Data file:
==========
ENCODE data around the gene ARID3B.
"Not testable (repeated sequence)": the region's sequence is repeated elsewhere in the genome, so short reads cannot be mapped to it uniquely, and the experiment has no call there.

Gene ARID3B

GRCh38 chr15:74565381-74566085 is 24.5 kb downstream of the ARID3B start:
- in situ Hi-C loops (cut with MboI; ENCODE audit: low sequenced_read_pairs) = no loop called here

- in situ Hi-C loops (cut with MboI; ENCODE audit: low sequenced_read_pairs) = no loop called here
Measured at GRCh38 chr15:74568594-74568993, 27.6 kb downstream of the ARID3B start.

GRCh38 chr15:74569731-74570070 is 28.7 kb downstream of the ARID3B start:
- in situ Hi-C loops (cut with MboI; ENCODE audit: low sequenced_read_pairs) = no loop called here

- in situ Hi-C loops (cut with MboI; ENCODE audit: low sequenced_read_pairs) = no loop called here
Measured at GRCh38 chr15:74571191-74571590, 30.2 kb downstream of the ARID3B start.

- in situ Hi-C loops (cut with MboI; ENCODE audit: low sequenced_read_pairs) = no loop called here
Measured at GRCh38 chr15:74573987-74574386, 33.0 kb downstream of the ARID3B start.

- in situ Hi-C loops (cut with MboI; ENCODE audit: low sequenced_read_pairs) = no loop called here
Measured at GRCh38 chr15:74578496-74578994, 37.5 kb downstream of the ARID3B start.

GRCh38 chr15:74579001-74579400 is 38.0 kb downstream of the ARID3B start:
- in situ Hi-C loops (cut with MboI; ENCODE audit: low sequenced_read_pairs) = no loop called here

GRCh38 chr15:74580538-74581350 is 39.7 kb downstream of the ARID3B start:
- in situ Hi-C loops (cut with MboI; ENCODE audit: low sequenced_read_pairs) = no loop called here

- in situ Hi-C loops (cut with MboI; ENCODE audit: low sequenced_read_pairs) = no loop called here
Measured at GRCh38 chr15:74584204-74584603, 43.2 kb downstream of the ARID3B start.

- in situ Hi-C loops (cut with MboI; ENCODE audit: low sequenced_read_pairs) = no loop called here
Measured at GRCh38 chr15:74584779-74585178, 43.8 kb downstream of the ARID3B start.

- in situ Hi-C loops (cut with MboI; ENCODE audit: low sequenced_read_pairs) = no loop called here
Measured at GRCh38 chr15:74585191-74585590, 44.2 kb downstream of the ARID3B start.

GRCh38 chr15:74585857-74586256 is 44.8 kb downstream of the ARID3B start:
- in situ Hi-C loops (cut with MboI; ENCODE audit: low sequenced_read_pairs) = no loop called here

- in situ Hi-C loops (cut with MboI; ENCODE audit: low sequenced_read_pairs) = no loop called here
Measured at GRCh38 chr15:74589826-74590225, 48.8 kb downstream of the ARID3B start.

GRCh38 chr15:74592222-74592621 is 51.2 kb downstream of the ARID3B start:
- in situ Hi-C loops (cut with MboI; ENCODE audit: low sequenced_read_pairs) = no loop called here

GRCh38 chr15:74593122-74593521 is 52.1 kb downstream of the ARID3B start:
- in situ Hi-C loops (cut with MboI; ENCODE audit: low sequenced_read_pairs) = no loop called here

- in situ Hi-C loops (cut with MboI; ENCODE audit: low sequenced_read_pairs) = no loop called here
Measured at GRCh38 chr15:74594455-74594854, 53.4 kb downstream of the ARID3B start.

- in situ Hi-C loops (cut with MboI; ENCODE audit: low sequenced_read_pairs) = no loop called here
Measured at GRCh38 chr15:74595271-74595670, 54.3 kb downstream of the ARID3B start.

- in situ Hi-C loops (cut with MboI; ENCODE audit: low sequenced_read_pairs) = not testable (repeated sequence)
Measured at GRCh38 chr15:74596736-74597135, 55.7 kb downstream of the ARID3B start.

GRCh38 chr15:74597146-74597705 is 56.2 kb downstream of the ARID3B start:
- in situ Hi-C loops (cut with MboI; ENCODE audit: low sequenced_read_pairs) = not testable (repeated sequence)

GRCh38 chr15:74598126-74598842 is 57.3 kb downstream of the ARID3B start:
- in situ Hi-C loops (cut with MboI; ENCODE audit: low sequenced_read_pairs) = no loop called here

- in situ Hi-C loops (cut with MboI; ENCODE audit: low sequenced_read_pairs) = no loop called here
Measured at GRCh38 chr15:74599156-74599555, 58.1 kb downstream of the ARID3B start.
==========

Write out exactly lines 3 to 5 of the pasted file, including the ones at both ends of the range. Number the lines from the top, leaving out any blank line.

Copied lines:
Gene ARID3B

GRCh38 chr15:74565381-74566085 is 24.5 kb downstream of the ARID3B start:
- in situ Hi-C loops (cut with MboI; ENCODE audit: low sequenced_read_pairs) = no loop called here